There are lots of perfectly good reasons to impose restrictions on, for want of a better term, our intimacy diets. But “this is how we’ve always done it” isn’t one (and is also not true, as a historical matter; monogamy is a pretty recent invention). “This is what love looks like in fairy tales and Disney movies and romcoms” isn’t one. And if you are a truly and deeply monogamous person, shouldn’t the exclusivity of that commitment mean more to you if it’s opted into, if it’s not just the default narrative?

I don’t have any problem with monogamy. I do have a problem with a culture of presumed monogamy, because it effectively imposes that intimacy deficit on people without their consent (or often even their knowledge), and then imposes social costs on those people who are unwilling or unable to live with that deficit.

So I invite you to take stock of the relationships that exist in your life now and have existed in it in the past. Have you been pushing people out to avoid letting them in? To circle back to Foucault: have you been acquitting people because the only outcomes you could imagine were “nothing” and “execution”?

If so, have you been doing it on purpose? Has this increased the breadth and the depth of joy and love and comfort in your life?

That’s not a trick question. It’s very possible that what you’ve been doing is exactly the right thing for you. The saying goes: Take what you want, and then pay for it. As long as you’re getting what you’re paying for and you want what you’re getting, I’m fully on board with you living your bliss, man. As for me, there are lots of people in my life I want neither to release nor to execute; I’m quite happy, on occasion, to merely impose a stiff fine. Or, if the mood is right, some corporal punishment.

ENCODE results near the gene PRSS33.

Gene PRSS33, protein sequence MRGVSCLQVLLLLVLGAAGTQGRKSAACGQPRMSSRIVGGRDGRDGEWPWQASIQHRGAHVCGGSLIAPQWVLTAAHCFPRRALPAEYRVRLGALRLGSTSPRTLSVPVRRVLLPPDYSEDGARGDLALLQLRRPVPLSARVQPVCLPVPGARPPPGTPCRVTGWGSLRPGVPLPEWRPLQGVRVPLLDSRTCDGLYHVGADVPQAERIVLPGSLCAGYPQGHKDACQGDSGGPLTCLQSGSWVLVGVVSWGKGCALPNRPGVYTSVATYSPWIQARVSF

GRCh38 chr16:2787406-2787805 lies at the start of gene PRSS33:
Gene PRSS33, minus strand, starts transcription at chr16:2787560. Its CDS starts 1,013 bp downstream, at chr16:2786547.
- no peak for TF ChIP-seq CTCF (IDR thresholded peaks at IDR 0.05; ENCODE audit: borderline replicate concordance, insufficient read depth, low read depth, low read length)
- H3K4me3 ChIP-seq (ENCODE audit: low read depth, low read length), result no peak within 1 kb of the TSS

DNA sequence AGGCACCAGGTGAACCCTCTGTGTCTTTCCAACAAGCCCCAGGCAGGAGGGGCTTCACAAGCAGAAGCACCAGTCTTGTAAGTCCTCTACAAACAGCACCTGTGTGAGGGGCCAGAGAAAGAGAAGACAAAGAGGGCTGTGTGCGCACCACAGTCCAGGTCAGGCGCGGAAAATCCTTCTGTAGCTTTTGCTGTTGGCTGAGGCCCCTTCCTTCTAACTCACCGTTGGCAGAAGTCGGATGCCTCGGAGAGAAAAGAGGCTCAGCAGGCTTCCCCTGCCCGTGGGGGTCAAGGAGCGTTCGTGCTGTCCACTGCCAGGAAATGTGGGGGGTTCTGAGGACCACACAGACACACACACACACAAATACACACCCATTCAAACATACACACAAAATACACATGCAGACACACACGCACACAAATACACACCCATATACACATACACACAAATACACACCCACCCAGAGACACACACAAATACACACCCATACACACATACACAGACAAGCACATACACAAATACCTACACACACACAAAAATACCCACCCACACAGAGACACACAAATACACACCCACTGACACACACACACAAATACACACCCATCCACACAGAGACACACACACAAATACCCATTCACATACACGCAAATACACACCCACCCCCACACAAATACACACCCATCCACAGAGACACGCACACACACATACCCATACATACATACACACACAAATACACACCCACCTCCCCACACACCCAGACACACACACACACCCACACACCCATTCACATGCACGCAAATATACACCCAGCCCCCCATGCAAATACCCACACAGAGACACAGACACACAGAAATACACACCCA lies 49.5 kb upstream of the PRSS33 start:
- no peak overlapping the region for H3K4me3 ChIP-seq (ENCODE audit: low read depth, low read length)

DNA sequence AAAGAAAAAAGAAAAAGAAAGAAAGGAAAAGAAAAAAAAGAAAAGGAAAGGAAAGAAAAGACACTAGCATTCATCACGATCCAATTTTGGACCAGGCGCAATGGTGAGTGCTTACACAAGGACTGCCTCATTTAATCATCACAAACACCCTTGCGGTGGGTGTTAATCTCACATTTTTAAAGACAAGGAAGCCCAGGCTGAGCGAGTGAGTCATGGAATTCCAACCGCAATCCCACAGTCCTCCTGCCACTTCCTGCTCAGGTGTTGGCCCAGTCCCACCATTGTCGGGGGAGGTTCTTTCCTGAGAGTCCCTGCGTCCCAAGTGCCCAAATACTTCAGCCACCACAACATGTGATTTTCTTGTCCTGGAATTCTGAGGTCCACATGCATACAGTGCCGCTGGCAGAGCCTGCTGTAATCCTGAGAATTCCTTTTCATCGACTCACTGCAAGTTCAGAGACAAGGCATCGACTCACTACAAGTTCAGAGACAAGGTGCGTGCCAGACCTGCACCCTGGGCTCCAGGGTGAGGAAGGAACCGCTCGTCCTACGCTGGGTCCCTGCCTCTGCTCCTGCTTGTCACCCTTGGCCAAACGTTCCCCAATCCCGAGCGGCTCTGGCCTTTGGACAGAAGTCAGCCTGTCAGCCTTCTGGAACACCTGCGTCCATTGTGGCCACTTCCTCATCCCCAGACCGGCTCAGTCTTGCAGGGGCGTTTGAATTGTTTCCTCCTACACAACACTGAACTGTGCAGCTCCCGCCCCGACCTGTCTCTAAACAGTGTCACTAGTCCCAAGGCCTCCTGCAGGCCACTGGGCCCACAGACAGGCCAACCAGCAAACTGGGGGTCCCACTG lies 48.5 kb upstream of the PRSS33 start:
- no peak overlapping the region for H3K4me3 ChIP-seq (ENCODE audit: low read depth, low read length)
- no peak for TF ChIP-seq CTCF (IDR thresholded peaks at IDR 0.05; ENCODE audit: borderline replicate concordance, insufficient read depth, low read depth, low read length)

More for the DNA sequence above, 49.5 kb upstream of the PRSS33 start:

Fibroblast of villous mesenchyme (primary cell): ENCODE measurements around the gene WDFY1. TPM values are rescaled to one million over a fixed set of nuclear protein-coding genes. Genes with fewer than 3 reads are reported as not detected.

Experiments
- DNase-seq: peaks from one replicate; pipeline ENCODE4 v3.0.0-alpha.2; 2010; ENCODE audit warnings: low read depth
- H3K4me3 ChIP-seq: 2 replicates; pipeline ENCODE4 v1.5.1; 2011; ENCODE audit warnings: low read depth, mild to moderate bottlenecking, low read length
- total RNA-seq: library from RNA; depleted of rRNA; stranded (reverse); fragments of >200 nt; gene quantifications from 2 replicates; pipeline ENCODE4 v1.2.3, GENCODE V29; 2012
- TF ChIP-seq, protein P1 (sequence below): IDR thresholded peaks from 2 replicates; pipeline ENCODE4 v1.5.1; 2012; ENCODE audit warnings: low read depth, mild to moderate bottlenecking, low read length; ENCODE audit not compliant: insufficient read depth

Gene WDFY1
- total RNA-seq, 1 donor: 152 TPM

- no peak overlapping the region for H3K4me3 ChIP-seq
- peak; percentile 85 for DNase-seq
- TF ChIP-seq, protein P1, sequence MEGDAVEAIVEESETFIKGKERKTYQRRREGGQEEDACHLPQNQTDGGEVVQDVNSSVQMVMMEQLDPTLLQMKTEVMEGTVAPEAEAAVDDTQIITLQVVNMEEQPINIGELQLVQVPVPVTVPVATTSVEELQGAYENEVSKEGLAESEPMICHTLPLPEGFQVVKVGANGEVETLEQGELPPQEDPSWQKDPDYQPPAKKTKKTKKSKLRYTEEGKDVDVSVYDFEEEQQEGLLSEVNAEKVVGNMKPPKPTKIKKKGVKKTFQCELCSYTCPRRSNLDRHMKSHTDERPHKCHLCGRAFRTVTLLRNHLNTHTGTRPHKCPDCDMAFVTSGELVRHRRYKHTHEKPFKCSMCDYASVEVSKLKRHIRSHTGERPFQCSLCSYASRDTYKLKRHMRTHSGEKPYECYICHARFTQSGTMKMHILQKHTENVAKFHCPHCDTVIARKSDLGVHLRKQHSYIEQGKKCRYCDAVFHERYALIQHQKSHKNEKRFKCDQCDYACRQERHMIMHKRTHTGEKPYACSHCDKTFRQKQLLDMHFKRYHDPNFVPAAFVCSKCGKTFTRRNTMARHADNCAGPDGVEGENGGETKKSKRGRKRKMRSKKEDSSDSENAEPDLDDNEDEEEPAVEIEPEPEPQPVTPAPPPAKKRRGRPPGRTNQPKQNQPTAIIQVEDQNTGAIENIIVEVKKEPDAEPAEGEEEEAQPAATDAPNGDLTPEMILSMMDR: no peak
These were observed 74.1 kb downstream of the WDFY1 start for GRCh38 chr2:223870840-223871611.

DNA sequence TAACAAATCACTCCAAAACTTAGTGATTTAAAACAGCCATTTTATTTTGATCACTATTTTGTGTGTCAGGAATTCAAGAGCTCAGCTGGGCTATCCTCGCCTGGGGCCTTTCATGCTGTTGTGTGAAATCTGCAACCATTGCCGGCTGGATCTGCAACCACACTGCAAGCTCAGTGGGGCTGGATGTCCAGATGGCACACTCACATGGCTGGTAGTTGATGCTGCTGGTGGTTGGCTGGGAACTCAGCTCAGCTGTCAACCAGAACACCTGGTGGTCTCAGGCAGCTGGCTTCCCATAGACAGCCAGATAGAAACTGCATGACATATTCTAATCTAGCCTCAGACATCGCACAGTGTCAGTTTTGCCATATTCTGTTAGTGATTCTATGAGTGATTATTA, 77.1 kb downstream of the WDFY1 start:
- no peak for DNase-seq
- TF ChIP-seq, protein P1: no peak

The corollary to that saying is this: don’t pay for what you don’t want, and don’t overpay for what you do want. Make a budget. Make a shopping list. Comparison shop. It can be unsexy and it can be uncomfortable, but there’s a nonzero chance you’ll improve the quality of life for yourself and the people around you.

Lawyer and translator of legalese into plain English. Also a cishet white dude trying to unlearn a bunch of baggage.